Co-beneldopa: Levodopa with Benserazide, Co-careldopa: Levodopa with Carbidopa
Issues for Surgery
Risk of exacerbation of Parkinson’s Disease (PD) and akinesia if omitted1.
Risk of Parkinsonism-Hyperpyrexia Syndrome (PHS) if omitted (see Further Information).
Risk of hypotension if continued (see Interaction(s) with Common Anaesthetic Agents).
Advice in the Perioperative period
Elective and Emergency Surgery
Continue (including combination products) 2, 3, 4, 5, 6.
Combination Products: -
To minimise disruption to the patient’s usual medication regime, oral levodopa with DDI medications can be given with a sip of water up until anaesthetic induction2. Duodopa® intestinal gel can be continued for as long as the patient is permitted to take fluids by mouth5.
Due to the short half-life of levodopa it may be necessary to site a naso-gastric tube (NGT) during prolonged procedures to enable administration of further doses (of soluble co-beneldopa)7 – for advice on equivalent doses see http://parkinsonscalculator.com/ or refer to in-house guidelines where appropriate.
If a long nil by mouth (NBM) period is anticipated post-operatively the patient’s specialist should be contacted pre-operatively for advice on alternative routes / medications7.
Oral levodopa and Duodopa® intestinal gel should be restarted post-operatively, at the patient’s usual dose, as soon as oral intake of fluid is allowed3, 4, 5.
If a long NBM period is anticipated or if there are concerns regarding enteral absorption, alternative routes / medications should be considered2, 7 (see Further Information).
Interaction(s) with Common Anaesthetic Agents
For general information regarding the use of anaesthetic agents in PD – see ‘Parkinson’s Disease – A General Overview’.
Levodopa preparations can increase the risk of hypotension when used concomitantly with inhalational or intravenous anaesthetics8.
The manufacturers advise caution with concomitant administration of co-beneldopa and sympathomimetics e.g. epinephrine / adrenaline, norepinephrine / noradrenaline as their action may be potentiated4. Dose reduction and monitoring of cardiovascular adverse effects is advised4. No recommendation is made regarding other sympathomimetics e.g. ephedrine, metaraminol, phenylephrine.
Interaction(s) with other Common Medicines used in the Perioperative Period
Cyclizine may decrease the absorption of levodopa8; however, this is unlikely to be clinically significant, as cyclizine is generally considered useful in patients with PD2, 9.
Levodopa preparations can increase the risk of hypotension when used concomitantly with droperidol or prochlorperazine8. However, these medications should be avoided in patients with PD as they exacerbate symptoms8.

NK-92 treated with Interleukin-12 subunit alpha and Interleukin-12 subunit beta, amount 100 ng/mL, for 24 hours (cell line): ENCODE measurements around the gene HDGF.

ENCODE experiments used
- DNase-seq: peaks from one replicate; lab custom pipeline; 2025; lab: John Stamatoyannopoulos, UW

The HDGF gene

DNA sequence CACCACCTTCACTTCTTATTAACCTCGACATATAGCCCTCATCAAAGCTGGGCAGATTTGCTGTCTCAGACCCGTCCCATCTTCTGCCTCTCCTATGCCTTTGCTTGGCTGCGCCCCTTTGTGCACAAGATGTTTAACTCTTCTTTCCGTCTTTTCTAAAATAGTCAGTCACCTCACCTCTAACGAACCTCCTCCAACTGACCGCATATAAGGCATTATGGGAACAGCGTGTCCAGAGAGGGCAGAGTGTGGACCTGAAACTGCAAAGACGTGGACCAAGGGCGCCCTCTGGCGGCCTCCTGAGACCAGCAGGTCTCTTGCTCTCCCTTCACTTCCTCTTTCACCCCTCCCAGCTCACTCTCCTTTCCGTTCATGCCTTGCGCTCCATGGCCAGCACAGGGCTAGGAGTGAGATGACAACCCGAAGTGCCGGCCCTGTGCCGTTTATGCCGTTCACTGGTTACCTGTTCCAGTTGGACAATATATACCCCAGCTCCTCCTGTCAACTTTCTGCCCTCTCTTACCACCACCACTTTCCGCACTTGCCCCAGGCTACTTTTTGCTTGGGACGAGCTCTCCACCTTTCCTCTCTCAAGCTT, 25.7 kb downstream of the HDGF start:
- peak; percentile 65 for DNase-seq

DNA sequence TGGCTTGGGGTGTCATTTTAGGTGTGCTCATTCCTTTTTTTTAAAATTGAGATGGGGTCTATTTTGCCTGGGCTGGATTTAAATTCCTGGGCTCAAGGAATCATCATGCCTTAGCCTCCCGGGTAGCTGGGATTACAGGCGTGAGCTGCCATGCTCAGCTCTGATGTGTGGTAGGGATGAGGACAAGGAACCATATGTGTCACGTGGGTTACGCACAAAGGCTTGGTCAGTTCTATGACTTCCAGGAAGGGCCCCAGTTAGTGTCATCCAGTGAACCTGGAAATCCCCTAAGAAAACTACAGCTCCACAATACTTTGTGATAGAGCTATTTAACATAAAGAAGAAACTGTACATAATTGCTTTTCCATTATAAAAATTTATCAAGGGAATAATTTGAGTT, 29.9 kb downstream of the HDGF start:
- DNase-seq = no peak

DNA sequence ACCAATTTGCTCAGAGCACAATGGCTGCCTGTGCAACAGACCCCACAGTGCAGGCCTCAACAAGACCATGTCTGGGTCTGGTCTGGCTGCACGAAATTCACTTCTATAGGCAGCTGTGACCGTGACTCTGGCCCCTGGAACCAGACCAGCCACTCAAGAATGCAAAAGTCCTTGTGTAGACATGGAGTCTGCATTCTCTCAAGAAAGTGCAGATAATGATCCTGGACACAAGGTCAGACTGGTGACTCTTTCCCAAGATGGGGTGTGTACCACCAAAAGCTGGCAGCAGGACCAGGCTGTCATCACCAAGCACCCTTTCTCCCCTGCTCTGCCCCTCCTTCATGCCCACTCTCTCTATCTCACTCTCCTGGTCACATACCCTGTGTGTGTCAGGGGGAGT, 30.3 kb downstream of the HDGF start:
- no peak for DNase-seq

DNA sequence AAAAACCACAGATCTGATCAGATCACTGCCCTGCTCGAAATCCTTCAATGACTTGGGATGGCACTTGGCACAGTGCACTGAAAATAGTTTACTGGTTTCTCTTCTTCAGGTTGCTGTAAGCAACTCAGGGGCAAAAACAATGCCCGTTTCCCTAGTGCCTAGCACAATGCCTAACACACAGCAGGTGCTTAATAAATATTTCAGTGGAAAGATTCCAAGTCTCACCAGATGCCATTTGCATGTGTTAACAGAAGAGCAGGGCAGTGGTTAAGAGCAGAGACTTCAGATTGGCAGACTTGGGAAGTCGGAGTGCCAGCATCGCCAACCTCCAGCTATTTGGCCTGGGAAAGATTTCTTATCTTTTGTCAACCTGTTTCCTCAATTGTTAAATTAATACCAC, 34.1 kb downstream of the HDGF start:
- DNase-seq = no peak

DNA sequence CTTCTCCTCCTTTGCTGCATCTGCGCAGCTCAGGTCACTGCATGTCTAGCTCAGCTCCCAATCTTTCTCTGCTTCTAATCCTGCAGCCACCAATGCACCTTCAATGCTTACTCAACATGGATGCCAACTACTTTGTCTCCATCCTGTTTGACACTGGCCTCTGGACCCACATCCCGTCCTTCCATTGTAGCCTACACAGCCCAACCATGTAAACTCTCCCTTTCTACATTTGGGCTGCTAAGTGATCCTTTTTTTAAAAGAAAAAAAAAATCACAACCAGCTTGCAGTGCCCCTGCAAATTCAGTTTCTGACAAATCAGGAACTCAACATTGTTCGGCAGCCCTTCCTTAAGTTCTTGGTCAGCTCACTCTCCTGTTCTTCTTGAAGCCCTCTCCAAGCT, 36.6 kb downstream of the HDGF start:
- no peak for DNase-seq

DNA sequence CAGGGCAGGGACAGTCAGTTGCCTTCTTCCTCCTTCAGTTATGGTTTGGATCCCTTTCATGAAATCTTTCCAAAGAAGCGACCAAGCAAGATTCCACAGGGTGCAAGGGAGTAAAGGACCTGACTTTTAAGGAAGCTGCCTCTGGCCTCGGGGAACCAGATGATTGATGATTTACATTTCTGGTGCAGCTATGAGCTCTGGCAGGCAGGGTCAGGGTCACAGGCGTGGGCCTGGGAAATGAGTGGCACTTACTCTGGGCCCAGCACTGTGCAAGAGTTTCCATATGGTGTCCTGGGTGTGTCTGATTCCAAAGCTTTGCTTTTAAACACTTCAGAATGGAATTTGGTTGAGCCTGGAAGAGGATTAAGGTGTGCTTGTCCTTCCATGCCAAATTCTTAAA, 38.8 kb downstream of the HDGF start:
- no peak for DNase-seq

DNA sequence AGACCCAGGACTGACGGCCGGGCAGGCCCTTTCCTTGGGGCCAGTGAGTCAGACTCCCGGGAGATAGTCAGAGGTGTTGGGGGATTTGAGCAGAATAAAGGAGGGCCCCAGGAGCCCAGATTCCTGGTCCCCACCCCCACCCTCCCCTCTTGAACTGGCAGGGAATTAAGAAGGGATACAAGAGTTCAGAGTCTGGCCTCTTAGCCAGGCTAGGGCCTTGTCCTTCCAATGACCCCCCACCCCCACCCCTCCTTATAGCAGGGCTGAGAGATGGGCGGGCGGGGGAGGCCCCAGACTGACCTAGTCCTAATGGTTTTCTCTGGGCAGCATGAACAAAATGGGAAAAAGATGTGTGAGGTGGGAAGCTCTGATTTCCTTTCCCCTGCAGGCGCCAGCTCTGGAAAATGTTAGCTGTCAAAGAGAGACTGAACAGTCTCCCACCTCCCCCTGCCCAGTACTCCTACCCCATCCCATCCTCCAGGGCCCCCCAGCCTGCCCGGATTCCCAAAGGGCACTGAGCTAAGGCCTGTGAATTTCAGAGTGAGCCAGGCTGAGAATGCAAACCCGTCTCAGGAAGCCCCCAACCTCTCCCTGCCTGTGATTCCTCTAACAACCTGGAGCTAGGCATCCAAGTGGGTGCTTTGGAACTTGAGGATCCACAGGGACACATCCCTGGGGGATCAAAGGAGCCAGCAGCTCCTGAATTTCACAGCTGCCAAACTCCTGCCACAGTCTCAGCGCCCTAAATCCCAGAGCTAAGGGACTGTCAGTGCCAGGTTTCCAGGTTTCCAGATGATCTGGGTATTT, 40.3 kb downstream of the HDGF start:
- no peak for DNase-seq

For general information regarding the use of antiemetics in PD – see ‘Parkinson’s Disease – A General Overview’.
Iron forms chelation complexes with levodopa and carbidopa leading to a reduced bioavailability and possible worsening of symptoms3, 4, 9; this appears to be clinically significant in some patients4, 9. Iron and levodopa administration should be separated as much as possible and the patient monitored for deterioration in symptoms10.
Parkinsonism – Hyperpyrexia Syndrome (PHS)
Abrupt withdrawal of levodopa can result in PHS1, 2, 7, 10. It is most common in individuals with severe Parkinson’s symptoms or on larger doses of levodopa6. Symptoms mimic those of neuroleptic malignant syndrome and include muscle rigidity, fever, cardiovascular instability, profuse sweating and altered mental status (agitation, delirium, and coma)2, 10. PHS carries a significant mortality, up to 20% in untreated cases2.
NBM Period and Alternative Routes
If there is significant post-operative nausea and vomiting, post-operative ileus or concerns about enteral absorption, the oral route is likely to be unreliable and may lead to suboptimal treatment and potentially PHS. Alternative routes / medications should be considered – see ‘Parkinson’s Disease – A General Overview’.
Patients who do not rapidly regain the ability to take their usual PD medication should be seen by a PD Specialist Nurse or Movement Disorder Consultant at the earliest opportunity7.
Prescribing and Administration
Access to the correct medication / formulation at the correct time remains a problem for people with PD whilst they are in hospital7. Delayed doses can have serious implications. PD patients often have complex medication regimes; prescribers should take care to confirm the correct dose, formulation and time of administration with the patient or carer. The time of administration should be documented on the prescription chart and nursing staff should ensure that PD medications are given promptly.